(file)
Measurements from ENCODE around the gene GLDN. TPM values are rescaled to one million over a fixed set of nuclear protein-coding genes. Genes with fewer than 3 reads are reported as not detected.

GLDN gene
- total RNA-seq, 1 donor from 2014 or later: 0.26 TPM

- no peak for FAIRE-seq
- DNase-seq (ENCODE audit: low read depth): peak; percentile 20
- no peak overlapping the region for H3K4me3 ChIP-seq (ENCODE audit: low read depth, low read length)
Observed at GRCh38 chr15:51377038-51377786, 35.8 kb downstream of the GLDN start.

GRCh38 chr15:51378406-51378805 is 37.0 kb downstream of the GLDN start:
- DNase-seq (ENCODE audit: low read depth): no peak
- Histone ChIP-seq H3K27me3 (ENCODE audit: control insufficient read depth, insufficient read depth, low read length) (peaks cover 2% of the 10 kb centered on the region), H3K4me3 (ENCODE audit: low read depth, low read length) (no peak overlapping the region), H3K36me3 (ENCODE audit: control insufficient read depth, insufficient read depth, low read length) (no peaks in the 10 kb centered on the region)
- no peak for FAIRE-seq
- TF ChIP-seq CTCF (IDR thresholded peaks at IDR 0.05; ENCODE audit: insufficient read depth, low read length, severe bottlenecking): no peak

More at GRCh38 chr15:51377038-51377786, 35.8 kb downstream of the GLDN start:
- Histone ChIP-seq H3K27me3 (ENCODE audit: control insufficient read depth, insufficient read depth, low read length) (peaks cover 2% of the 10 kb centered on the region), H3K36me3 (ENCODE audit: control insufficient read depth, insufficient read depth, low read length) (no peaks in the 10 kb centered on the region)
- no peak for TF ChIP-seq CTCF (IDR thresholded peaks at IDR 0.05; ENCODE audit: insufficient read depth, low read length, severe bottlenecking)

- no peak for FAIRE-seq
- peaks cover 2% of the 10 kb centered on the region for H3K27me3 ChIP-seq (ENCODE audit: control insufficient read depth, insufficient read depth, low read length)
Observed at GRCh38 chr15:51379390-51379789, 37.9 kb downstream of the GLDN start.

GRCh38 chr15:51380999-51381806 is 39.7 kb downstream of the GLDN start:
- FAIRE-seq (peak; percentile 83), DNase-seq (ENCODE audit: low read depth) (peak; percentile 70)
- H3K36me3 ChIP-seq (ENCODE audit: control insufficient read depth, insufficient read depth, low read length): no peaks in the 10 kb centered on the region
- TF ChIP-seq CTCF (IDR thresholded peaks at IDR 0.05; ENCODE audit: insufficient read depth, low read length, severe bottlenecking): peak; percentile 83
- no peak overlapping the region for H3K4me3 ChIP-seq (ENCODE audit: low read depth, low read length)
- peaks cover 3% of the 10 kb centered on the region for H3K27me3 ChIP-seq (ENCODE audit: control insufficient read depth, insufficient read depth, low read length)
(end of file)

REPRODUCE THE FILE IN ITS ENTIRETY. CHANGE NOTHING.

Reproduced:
Measurements from ENCODE around the gene GLDN. TPM values are rescaled to one million over a fixed set of nuclear protein-coding genes. Genes with fewer than 3 reads are reported as not detected.

GLDN gene
- total RNA-seq, 1 donor from 2014 or later: 0.26 TPM

- no peak for FAIRE-seq
- DNase-seq (ENCODE audit: low read depth): peak; percentile 20
- no peak overlapping the region for H3K4me3 ChIP-seq (ENCODE audit: low read depth, low read length)
Observed at GRCh38 chr15:51377038-51377786, 35.8 kb downstream of the GLDN start.

GRCh38 chr15:51378406-51378805 is 37.0 kb downstream of the GLDN start:
- DNase-seq (ENCODE audit: low read depth): no peak
- Histone ChIP-seq H3K27me3 (ENCODE audit: control insufficient read depth, insufficient read depth, low read length) (peaks cover 2% of the 10 kb centered on the region), H3K4me3 (ENCODE audit: low read depth, low read length) (no peak overlapping the region), H3K36me3 (ENCODE audit: control insufficient read depth, insufficient read depth, low read length) (no peaks in the 10 kb centered on the region)
- no peak for FAIRE-seq
- TF ChIP-seq CTCF (IDR thresholded peaks at IDR 0.05; ENCODE audit: insufficient read depth, low read length, severe bottlenecking): no peak

More at GRCh38 chr15:51377038-51377786, 35.8 kb downstream of the GLDN start:
- Histone ChIP-seq H3K27me3 (ENCODE audit: control insufficient read depth, insufficient read depth, low read length) (peaks cover 2% of the 10 kb centered on the region), H3K36me3 (ENCODE audit: control insufficient read depth, insufficient read depth, low read length) (no peaks in the 10 kb centered on the region)
- no peak for TF ChIP-seq CTCF (IDR thresholded peaks at IDR 0.05; ENCODE audit: insufficient read depth, low read length, severe bottlenecking)

- no peak for FAIRE-seq
- peaks cover 2% of the 10 kb centered on the region for H3K27me3 ChIP-seq (ENCODE audit: control insufficient read depth, insufficient read depth, low read length)
Observed at GRCh38 chr15:51379390-51379789, 37.9 kb downstream of the GLDN start.

GRCh38 chr15:51380999-51381806 is 39.7 kb downstream of the GLDN start:
- FAIRE-seq (peak; percentile 83), DNase-seq (ENCODE audit: low read depth) (peak; percentile 70)
- H3K36me3 ChIP-seq (ENCODE audit: control insufficient read depth, insufficient read depth, low read length): no peaks in the 10 kb centered on the region
- TF ChIP-seq CTCF (IDR thresholded peaks at IDR 0.05; ENCODE audit: insufficient read depth, low read length, severe bottlenecking): peak; percentile 83
- no peak overlapping the region for H3K4me3 ChIP-seq (ENCODE audit: low read depth, low read length)
- peaks cover 3% of the 10 kb centered on the region for H3K27me3 ChIP-seq (ENCODE audit: control insufficient read depth, insufficient read depth, low read length)